The lodge was chartered May 8, 1851, by the Grand Lodge of Missouri. Almost immediately after the cessation of Hardin Lodge, the second Military Lodge, Santa Fe Masons petitioned for a dispensation, once to the Grand Lodge of Maryland and once to the Grand Lodge of Missouri, but neither time with success. Thus, the territory was without any Masonic Lodge for three years.
The charter went into practical effect with the institution of Montezuma Lodge No. 109, August 12. From the first it prospered under excellent leadership.
Scores of leaders in military, commercial and public life, some of them nationally famed, found Masonic light at its altar--Kit Carson, Charles Bent, Ceran St. Vrain, Lafayette Head and others.
It worked under frontier conditions and against great handicaps, typified by the fate of its first Junior Warden, Robert T. Brent, who was killed by Apaches on the Jornada del Muerto, four months after taking office. He was buried with Masonic honors by his lodge, December 22, 1851.
Anglo Americans in Santa Fe were few in number with almost no women among them. Except for saloons and gambling halls, there were no social centers. There were no Protestant churches; not even a cemetery for the burial of their dead. In cooperation with the Odd Fellows, the members of Montezuma Lodge established a cemetery.
Montezuma Lodge brought men of like minds together, furnished them a social life and mutual protection. For nine years it was the only lodge in the territory, probably the only lodge within several hundred miles.
In a special incorporation with the territory, Montezuma Lodge, as early as 1854, was seeking to form a Grand Lodge in the territory.
When other lodges were formed, Montezuma Lodge assisted them in every possible way. When time came to form the Grand Lodge, it was Montezuma Lodge that took the lead. It worked toward that end for many years before and after the Grand Lodge was formed.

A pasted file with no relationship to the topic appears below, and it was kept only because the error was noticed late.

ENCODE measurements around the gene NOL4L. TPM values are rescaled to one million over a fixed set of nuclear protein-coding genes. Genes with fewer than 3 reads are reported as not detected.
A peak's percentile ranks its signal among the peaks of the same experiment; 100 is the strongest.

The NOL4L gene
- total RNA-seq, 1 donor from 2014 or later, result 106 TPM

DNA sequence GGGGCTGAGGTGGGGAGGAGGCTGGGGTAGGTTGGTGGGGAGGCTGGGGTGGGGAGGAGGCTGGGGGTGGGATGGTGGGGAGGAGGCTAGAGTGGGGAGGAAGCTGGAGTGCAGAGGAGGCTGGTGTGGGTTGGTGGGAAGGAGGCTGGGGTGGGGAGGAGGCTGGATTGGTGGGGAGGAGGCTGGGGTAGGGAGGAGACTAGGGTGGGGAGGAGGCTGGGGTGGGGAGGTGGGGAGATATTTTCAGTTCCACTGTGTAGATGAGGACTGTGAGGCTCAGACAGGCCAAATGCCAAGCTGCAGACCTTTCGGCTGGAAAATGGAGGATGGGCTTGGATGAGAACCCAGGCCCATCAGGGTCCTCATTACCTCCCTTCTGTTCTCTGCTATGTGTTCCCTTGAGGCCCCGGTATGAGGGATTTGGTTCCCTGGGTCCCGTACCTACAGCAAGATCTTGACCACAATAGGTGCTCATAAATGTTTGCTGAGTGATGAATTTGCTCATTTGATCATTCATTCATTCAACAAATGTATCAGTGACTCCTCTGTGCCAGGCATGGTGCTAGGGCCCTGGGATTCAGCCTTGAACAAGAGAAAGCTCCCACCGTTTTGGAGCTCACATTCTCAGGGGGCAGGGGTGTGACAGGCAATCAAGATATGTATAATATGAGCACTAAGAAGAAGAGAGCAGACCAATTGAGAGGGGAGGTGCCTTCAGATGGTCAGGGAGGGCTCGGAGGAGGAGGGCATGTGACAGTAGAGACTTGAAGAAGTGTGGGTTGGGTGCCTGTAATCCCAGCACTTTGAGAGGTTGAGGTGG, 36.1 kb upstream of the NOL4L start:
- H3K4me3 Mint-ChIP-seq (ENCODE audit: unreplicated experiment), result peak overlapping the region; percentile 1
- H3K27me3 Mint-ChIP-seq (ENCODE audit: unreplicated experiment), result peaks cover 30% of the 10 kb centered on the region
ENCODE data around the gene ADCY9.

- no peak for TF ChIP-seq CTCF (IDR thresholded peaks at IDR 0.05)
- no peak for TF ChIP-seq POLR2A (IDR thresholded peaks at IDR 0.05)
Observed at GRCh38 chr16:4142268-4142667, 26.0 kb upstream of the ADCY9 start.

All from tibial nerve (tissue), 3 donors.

Although the lodge met in several places during its century and a quarter of existence, it operated longest on the upper floor of a building on the south side of the Plaza. It met there from 1906 to 1962.
The first District Deputy Grand Master of Missouri was Joab Houghton who was Master of Montezuma in 1855-56.
Most of the furniture of the original lodge was transported, at least part of the way, by wagon train over the old Santa Fe Trail from Missouri. Some of that furniture was still in use as the Grand Lodge celebrated its 100th year.
Montezuma Lodge has continually furnished leaders in Masonry in New Mexico, both before the New Mexico Grand Lodge was formed, and afterwards. Some of the outstanding Grand Masters of the first hundred years have been members of Montezuma Lodge. For a century and a quarter, it has furnished leadership, guidance and brotherly assistance to Masons and Masonry in New Mexico and has justly earned the title of Number One.
The eleven Montezuma Past Masters who have been Grand Masters are William W. Griffin 1877-79, H. L. Waldo 1881, Max Frost 1885,
W. S. Harroun 1887, R. H. Hanna 1920, Edward R. Paul 1936, Louis
C. Rockett 1939, Rupert F. Asplund 1947, Harvey A. Thiele, 1957,
Howard M. Sleeper 1963 and W. Carlos Powell 1971
All information provided from Montezuma Lodge No. 1 website - http://montezumalodge.org